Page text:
A topic of conversation that has cropped up many times over the past few months with my divers has been diving on artificial reefs and the benefits of building an artificial reef. We build these for many reasons. Firstly, diving along a flat sandy bottom is not that interesting! They do make great homes for artificial reefs though, which attract a great deal of aquatic life and give corals a place to grow. They can also be added to control erosion or block shipping passages.
One of the easiest ways to create an artificial reef is to sink a structure. Ships, homemade metal structures, plastic or concrete objects of many descriptions have been sunk to create a new reef. They collect algae and corals which in turn attract fish, which in turn attract divers.
We have 2 small boats alongside a jetty at 60 foot just off the beach at Caletas, and they are really cool to dive on. Alongside the large schools of fish there, it is home to many moray eels and a resident turtle. I have been talking with another dive shop owner about building an underwater playground somewhere along the south coast, which will in no way harm the environment, and this is tricky, but we are getting there. I will keep you posted.
I have dived many artificial reefs around the world. One of my favourites was Malaysian site full of huge wooden boxes, some 40 foot in length and 20 foot high, tied together with leather straps. These sat alongside small fishing boats, bottles, pipes and concrete blocks. The area was spread over the size of a soccer pitch and it was packed full of huge schools of fish and little critters. Under the wreck, there was a cleaning station, manned by a variety of shrimps. If no fish or turtles were getting cleaned when you were diving there, you could pop your hand gently in and get the coolest manicure on earth. I would tell my divers about this before we dived here, and the guys would look totally uninterested. Once there though, the guys loved it more than the girls! Not only did they clean under the nails, they picked the dead skin cells off your hand and arm, and it was all for free.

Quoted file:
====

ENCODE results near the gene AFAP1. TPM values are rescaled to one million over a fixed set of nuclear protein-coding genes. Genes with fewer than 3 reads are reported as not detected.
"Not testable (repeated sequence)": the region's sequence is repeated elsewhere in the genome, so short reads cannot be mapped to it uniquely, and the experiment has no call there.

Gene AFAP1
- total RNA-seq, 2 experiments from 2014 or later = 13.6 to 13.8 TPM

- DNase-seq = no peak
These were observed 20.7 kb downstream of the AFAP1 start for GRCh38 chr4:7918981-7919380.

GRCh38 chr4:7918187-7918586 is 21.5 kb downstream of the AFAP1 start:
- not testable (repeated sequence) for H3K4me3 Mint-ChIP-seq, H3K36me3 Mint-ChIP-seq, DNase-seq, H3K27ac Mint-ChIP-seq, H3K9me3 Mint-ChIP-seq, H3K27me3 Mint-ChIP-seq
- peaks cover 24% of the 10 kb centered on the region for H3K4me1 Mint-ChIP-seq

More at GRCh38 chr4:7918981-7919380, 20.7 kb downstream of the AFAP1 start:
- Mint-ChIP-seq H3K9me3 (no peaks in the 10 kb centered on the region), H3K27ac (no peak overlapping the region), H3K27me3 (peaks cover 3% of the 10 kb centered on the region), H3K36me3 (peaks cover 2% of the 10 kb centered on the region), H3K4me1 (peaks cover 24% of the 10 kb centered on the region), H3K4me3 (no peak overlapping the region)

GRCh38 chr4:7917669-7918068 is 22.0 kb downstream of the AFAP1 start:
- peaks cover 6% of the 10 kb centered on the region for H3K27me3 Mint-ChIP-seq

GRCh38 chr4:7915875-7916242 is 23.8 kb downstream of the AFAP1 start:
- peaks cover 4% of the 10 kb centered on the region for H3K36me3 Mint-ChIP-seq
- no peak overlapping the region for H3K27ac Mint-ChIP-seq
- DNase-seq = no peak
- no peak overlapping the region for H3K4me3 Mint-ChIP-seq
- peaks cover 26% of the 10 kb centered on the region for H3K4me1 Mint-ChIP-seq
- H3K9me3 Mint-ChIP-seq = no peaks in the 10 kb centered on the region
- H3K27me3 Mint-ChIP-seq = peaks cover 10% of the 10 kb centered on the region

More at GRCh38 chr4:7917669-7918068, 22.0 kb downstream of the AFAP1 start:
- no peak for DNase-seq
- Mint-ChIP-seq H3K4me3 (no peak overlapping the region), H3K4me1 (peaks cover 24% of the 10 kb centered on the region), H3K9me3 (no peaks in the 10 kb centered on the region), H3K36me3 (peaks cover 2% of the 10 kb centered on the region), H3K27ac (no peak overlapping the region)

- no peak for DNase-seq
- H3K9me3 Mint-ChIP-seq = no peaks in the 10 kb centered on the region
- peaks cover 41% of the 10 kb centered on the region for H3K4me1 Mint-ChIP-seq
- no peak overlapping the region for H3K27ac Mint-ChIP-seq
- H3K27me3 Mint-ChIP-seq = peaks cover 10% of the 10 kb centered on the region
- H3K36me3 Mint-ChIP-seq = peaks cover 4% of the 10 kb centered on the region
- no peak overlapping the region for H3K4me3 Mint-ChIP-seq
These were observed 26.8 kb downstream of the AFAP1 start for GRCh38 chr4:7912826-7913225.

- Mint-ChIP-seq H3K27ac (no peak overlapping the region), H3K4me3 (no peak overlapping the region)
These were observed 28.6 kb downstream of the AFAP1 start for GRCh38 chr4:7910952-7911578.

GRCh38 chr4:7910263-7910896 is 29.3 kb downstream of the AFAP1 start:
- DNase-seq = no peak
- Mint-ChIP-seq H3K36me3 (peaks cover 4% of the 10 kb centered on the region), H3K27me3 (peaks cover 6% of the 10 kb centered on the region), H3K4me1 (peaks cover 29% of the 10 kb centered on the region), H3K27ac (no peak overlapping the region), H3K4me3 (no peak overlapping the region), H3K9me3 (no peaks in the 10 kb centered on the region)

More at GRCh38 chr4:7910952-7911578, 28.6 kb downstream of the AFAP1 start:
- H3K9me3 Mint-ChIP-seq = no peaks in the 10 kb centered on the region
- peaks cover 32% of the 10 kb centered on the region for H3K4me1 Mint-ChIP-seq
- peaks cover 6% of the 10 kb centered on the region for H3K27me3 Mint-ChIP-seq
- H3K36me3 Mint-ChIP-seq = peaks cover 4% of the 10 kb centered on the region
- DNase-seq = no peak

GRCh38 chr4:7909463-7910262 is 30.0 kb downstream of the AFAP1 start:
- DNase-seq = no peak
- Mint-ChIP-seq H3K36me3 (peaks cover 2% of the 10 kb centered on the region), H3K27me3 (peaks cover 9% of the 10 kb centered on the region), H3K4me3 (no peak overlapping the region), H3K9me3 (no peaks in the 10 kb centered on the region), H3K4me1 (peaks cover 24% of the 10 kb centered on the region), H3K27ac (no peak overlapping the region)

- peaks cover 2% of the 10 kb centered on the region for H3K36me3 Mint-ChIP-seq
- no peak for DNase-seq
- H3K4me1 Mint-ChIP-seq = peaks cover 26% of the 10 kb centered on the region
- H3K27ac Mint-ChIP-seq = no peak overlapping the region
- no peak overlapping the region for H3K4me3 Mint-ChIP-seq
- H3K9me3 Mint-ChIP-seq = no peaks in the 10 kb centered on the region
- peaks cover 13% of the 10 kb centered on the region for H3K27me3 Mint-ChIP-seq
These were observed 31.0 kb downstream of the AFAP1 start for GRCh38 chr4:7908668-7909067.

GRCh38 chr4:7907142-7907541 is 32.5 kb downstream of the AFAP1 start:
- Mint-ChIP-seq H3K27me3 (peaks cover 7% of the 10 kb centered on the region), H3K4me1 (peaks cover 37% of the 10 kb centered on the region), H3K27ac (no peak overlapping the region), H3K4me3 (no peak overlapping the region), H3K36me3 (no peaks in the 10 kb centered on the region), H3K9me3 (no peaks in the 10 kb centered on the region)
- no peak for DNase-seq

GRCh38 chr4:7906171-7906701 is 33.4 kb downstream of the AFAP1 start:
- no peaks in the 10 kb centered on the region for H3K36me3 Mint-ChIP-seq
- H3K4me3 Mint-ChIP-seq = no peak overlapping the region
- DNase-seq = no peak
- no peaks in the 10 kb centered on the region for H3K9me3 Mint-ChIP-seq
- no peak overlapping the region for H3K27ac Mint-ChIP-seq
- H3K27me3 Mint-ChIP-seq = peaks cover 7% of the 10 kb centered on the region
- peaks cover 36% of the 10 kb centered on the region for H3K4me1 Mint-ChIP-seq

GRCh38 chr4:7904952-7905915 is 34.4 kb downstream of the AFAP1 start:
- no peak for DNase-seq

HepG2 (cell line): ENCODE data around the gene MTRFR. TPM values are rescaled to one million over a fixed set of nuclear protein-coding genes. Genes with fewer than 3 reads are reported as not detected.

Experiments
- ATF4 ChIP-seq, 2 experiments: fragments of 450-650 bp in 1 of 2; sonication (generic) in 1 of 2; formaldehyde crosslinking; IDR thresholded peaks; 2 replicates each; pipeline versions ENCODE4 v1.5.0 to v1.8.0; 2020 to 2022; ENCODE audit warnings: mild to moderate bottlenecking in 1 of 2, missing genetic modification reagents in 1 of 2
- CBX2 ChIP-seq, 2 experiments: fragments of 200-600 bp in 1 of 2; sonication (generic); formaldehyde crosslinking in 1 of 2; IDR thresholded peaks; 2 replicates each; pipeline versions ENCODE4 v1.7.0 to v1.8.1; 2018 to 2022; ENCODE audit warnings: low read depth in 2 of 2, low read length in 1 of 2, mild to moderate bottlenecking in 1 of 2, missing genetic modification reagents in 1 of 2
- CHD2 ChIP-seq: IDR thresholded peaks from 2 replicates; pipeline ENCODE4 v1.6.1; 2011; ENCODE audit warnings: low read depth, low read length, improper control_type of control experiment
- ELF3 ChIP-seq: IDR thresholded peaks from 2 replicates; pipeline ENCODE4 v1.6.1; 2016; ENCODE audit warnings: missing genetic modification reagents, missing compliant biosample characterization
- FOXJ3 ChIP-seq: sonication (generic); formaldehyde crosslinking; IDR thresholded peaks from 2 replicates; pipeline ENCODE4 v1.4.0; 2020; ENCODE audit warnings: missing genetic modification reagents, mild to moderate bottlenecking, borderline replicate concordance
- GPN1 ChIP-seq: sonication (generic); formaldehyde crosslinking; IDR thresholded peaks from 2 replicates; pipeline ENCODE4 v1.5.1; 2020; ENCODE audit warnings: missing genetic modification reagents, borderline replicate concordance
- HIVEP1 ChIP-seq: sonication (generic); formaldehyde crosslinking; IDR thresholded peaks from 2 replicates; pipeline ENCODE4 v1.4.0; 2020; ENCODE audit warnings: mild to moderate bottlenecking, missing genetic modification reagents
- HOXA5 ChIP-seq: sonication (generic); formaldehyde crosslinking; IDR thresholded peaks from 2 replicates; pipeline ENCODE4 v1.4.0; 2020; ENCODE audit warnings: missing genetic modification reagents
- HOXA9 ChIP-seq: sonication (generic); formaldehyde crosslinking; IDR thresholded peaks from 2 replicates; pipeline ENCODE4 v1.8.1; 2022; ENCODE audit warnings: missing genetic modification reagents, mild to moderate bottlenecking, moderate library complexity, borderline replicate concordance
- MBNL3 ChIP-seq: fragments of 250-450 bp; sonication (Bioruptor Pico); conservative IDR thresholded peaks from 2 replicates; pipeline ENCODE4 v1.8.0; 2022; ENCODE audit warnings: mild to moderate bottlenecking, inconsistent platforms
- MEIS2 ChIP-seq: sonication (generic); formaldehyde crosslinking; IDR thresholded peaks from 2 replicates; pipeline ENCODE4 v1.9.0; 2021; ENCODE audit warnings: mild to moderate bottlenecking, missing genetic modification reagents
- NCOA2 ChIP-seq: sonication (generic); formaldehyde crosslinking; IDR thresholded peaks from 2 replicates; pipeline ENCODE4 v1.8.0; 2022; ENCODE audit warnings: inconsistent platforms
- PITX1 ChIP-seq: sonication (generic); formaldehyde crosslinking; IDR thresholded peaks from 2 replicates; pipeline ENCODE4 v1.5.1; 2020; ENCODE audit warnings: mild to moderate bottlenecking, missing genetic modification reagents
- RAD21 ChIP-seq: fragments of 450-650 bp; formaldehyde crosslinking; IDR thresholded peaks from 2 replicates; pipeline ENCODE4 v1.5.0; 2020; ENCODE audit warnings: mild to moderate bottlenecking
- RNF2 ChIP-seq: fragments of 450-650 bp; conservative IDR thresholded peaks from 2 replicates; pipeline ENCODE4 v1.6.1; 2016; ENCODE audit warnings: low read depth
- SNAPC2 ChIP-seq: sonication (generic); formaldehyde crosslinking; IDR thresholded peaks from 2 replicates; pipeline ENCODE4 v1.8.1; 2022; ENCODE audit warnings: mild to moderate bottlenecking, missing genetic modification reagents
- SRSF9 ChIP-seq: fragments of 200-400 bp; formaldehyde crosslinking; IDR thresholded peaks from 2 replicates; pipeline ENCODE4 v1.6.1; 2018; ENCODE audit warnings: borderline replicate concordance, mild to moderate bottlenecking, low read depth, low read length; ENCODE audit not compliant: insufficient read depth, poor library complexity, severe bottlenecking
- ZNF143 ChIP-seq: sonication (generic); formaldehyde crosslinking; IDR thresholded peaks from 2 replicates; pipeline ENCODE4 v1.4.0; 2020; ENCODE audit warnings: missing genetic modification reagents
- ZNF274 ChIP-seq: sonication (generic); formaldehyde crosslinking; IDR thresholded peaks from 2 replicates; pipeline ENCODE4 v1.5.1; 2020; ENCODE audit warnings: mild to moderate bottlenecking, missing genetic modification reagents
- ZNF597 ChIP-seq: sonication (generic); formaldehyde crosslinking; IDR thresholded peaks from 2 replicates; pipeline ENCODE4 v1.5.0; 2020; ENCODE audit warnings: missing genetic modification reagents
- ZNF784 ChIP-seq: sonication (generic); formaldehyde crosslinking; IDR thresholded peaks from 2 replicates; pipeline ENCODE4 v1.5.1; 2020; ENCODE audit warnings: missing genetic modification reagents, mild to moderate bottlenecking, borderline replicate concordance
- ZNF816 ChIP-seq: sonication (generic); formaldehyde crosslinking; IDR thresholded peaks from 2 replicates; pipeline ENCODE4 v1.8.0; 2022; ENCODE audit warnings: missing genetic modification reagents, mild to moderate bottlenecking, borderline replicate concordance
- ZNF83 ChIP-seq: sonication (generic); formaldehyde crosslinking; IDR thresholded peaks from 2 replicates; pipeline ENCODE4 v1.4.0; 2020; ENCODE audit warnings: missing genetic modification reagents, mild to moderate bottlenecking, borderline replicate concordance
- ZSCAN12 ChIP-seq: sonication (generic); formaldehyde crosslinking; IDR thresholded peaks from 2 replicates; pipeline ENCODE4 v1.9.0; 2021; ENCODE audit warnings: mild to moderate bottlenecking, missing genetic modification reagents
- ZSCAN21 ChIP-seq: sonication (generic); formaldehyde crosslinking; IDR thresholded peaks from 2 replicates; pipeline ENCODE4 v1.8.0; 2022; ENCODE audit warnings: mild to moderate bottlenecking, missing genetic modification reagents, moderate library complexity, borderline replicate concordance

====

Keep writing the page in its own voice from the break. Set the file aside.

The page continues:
Another cool place I dived was an oil rig that is now a working dive hotel! The owner wanted to build a resort on the island, but was refused permission. He found a loophole in the law and towed this oil rig into place 400ft off the shore! When the oil rig was in place, they stripped the insides and threw everything underneath the rig to create an artificial reef, which is spectacular now, instead of a sandy bottom. The toilets make great houses for the moray eels, so best not sit on them! They also created an underwater playground, so you can climb up steps and walk across a wooden rope bridge, which is easier said than done when you are weightless. It was under this oil rig that I saw my 1st pygmy seahorse. They are one of the rarest creatures in the ocean, but this is probably because they are so hard to spot. It was less than 10 foot away from a flamboyant cuttlefish, and if you haven’t seen one or heard me talking about them, check them out on the internet. They are pure magic.